On the weird Bristol poll

Jacques Poitras has a piece on his blog about the supposedly innovative Bristol poll this election where they will survey the same group of 600+ New Brunswickers to assess any changes in opinion over the course of the election cycle.

He and others are quite critical of this poll approach – as am I (as pointed out in a previous blog) but I don’t know that there has been much backlash in the traditional media. I would have expected a quote from a national polling firm slamming this model. Maybe I just didn’t see it.

The whole purpose of polls is their randomness. The minute you move out of that -all you have is a focus group. The only good that poll will do is it will tell the parties where those specific 600 people will be voting and nothing more.

Except the reality is much more different than that. Polls do influence people and their voting patterns. At least some New Brunswickers want to vote for the ‘winning’ party so as to be in someone’s good graces. If the Bristol poll shows a big swing either way, it could influence voters without having the usual rigor.

And given my mistrust of Al Hogan and Bristol, I almost think this is some kind of political ploy. Al likes to use the witches and card readers to predict the election so I wouldn’t put a little election trickery beyond his reach.

Either way, that’s bad form. But to be expected.

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0 Responses to On the weird Bristol poll

  1. scott says:

    I worked for a polling firm in Ottawa so what Poitras’ claims about Bristol is completely false. The sample which is used over again does not contain the same respondants as previously polled in the databank. What happens is they have a list of eligible voters per riding and their contact info. This is inputed into a what is known as a “demon dialer” which loops the numbers until a connetion is made. Once an individual is called and polled, they are taken off the list and not called back.

    What he is claiming is that the exact same 600+ are being phoned, which is completely inaccurate and not true at all. With the list of thousands of eligible voters that Bristol has at their disposal, calling the same ppl every night absolutely makes no sense, especially given the fact that they need to aim at polling 50% males and 50% females evry evening to have a semi-accurate sample.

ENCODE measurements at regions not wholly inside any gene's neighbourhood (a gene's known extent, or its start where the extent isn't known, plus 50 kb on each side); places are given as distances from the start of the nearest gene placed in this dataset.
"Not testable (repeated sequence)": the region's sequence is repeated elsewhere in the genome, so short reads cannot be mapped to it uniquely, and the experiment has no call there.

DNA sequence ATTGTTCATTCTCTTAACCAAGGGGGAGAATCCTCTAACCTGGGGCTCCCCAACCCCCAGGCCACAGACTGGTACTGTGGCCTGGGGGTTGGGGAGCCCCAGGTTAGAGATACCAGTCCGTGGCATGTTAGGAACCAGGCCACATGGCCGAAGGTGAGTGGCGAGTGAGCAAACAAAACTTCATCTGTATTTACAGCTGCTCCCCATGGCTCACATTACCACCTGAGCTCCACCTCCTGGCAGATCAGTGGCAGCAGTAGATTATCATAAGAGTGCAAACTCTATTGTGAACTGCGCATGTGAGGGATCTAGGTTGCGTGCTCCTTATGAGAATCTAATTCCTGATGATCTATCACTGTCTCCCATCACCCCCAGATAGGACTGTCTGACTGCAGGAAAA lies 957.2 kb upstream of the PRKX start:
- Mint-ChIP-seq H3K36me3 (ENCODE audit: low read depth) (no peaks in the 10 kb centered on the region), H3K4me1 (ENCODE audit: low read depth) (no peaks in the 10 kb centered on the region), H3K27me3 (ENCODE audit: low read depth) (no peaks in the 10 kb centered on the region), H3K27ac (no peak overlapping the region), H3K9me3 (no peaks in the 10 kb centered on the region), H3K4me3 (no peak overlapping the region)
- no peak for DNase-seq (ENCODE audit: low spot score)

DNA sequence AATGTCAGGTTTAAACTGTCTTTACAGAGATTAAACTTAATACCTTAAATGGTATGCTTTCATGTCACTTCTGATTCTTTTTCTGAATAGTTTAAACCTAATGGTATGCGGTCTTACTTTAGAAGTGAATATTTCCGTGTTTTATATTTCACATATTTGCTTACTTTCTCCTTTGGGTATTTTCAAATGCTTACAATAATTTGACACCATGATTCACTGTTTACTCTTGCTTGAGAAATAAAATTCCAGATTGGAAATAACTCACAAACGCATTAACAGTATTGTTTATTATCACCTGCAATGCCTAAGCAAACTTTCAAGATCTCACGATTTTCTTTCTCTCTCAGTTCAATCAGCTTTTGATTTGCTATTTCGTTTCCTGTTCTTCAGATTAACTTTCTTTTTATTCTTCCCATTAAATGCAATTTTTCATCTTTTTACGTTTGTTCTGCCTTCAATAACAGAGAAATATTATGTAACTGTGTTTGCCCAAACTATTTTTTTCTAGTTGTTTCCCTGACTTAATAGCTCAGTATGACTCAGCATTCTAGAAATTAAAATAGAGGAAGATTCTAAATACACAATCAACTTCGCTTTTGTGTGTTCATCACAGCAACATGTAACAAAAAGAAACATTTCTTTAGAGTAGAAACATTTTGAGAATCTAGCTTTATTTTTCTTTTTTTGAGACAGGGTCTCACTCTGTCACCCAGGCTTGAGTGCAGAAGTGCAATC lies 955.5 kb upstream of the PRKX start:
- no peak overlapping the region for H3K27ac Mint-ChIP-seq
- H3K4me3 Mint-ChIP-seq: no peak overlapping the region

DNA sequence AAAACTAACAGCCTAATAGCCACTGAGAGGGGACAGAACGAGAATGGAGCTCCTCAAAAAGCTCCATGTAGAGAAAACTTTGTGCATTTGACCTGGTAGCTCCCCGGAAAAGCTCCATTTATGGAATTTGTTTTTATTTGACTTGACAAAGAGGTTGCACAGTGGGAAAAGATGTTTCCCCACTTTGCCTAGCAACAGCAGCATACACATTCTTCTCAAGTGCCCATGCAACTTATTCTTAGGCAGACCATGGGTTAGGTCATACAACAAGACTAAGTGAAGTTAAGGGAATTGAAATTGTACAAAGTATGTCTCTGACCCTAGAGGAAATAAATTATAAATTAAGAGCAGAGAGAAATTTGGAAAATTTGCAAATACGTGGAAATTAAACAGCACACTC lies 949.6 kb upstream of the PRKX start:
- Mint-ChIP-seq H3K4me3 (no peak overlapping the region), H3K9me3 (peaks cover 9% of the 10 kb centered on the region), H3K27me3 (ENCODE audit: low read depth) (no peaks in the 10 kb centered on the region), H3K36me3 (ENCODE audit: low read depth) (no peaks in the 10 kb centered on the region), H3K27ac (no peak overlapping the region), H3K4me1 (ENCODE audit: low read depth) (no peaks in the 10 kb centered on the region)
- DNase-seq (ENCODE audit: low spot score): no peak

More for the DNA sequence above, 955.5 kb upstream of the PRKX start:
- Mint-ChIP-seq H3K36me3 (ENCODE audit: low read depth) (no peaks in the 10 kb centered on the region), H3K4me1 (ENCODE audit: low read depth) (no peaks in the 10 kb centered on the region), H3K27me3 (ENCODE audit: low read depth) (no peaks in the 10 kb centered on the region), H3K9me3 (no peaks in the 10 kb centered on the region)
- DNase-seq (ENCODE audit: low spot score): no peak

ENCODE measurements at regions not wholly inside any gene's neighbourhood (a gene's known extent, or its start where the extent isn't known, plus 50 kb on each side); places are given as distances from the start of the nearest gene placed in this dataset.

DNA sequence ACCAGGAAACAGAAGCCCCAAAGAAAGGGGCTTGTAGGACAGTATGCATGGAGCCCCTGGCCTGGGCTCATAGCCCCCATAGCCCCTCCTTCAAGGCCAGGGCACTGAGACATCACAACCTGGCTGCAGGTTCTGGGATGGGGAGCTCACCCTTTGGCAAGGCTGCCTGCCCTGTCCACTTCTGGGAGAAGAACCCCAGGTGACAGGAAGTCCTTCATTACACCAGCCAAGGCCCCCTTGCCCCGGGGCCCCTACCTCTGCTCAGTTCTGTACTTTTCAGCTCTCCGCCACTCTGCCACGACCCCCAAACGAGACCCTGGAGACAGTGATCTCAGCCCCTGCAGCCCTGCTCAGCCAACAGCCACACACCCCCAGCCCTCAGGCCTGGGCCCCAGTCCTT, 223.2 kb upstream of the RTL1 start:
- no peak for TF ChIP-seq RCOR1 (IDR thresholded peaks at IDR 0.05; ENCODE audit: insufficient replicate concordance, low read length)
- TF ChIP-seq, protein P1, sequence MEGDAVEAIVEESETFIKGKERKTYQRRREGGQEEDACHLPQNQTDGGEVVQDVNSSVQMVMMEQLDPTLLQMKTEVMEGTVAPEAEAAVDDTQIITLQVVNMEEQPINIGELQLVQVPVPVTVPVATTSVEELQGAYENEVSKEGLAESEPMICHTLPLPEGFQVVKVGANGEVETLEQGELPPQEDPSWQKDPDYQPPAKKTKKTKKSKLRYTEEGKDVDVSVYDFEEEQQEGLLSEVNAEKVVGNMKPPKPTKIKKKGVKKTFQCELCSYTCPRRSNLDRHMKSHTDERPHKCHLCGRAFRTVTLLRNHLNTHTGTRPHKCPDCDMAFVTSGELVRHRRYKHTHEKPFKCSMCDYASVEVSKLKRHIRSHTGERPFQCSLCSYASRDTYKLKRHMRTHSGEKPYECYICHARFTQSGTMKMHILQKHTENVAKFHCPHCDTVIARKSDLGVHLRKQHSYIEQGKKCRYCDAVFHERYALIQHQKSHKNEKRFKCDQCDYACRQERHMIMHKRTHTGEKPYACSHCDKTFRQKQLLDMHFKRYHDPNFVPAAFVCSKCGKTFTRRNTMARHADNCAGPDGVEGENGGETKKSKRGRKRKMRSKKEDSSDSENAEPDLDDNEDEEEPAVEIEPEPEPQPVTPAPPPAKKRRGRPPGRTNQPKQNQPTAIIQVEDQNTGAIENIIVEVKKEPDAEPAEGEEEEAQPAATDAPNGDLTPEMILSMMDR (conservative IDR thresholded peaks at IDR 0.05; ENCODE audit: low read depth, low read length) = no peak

Sounds to me like Poitras is just trying to villify Bristol as he used a blog which is Liberal, not mention by Jacques btw, as an example to back up his claim. (see link on post) If you are going to report about Bristol and CRA in an unbiased fashion guys, first air your political leanings as some may think that you are objective and fair when you are really being considerably biased.

  2. David Campbell says:

    The truth is strange but still true. Here’s the headline from the T&T when the first Bristol poll came out:

    Unique approach to poll; More than 600 have agreed to be surveyed three times over course of N.B. campaign. New Brunswickers will be treated to a unique research undertaking leading up to the Sept. 18 election as the Times & Transcript and Omnifacts Bristol Research track the voting intentions…
    Page: A1
    Times & Transcript (Moncton) – Sat, Aug 26, 2006 – 287 words

    So, Scott, as you say this absolutely makes no sense and I don’t think very many people would argue with you.

    But they are doing it anyway.

    As for my ‘political leanings’ I will air them as I have a dozen times. My family is at least three generations of Tories on each side. My grandfather used to be one of those guys in the 30s and 40s that would be employed by the government when it was Tory and fired when it was Liberal. I have voted for Elsie Wayne and Stephen Harper.

    But in provincial politics, my ‘political leanings’ do lean Liberal these days and I make no bones about it.

    No matter how well intended, Premier Lord is taking us down a dangerous economic path and I am clear about that.

    As for Jacques, he’s right on the Bristol poll but whether he’s ‘right’ or ‘left’ is out of my sphere of knowledge.

  3. scott says:

    Mea Culpa. I stand corrected. My bad. As for political leanings, that was directed at the other site which was referenced by Poitras. He did not make it clear that the site he was referencing was Liberal.

  4. Anonymous says:

    Did we settle what was true about the poll? Is it the same 600 or not? If it is, isn’t Jacques right? So what does it matter who he references? I’ve been at six websites today, should I be saying which ones and their political leanings (or suspected ones) after each point?

    People tend to fixate on whether something is ‘liberal’ or ‘conservative’ as a way to say that its ‘biased’ without even addressing the argument itself (although the above comments did).

  5. Sara G says:

    An acquaintance of mine was a participant in the first poll and at the end of the survey was asked to participate through the length of the campaign. So it appears that they are using the exact same participants unless of course someone said they didn’t want to participate again. I’m not sure of the logic in this process because how much is going to change except for the undecided?

    There’s been a lot of reference to the T&T (and I agree with David’s comments on Al Hogan) but was this not a joint poll (a Canadaeast or Irving paper poll)? Or did the T&T and TJ commission two separate polls fromt he same company that had the same results and were published the same day?